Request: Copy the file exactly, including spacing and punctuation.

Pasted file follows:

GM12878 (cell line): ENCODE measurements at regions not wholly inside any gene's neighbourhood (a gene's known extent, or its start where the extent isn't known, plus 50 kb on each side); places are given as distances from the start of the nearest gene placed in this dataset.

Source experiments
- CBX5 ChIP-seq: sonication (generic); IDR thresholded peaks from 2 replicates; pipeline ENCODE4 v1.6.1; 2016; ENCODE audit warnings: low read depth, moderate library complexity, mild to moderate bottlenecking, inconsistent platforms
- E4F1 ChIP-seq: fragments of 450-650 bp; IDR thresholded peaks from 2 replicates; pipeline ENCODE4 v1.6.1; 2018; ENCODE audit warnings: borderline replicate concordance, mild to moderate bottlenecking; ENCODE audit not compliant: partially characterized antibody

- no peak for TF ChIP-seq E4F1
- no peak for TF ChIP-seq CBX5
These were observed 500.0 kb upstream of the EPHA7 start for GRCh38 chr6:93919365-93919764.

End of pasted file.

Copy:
GM12878 (cell line): ENCODE measurements at regions not wholly inside any gene's neighbourhood (a gene's known extent, or its start where the extent isn't known, plus 50 kb on each side); places are given as distances from the start of the nearest gene placed in this dataset.

Source experiments
- CBX5 ChIP-seq: sonication (generic); IDR thresholded peaks from 2 replicates; pipeline ENCODE4 v1.6.1; 2016; ENCODE audit warnings: low read depth, moderate library complexity, mild to moderate bottlenecking, inconsistent platforms
- E4F1 ChIP-seq: fragments of 450-650 bp; IDR thresholded peaks from 2 replicates; pipeline ENCODE4 v1.6.1; 2018; ENCODE audit warnings: borderline replicate concordance, mild to moderate bottlenecking; ENCODE audit not compliant: partially characterized antibody

- no peak for TF ChIP-seq E4F1
- no peak for TF ChIP-seq CBX5
These were observed 500.0 kb upstream of the EPHA7 start for GRCh38 chr6:93919365-93919764.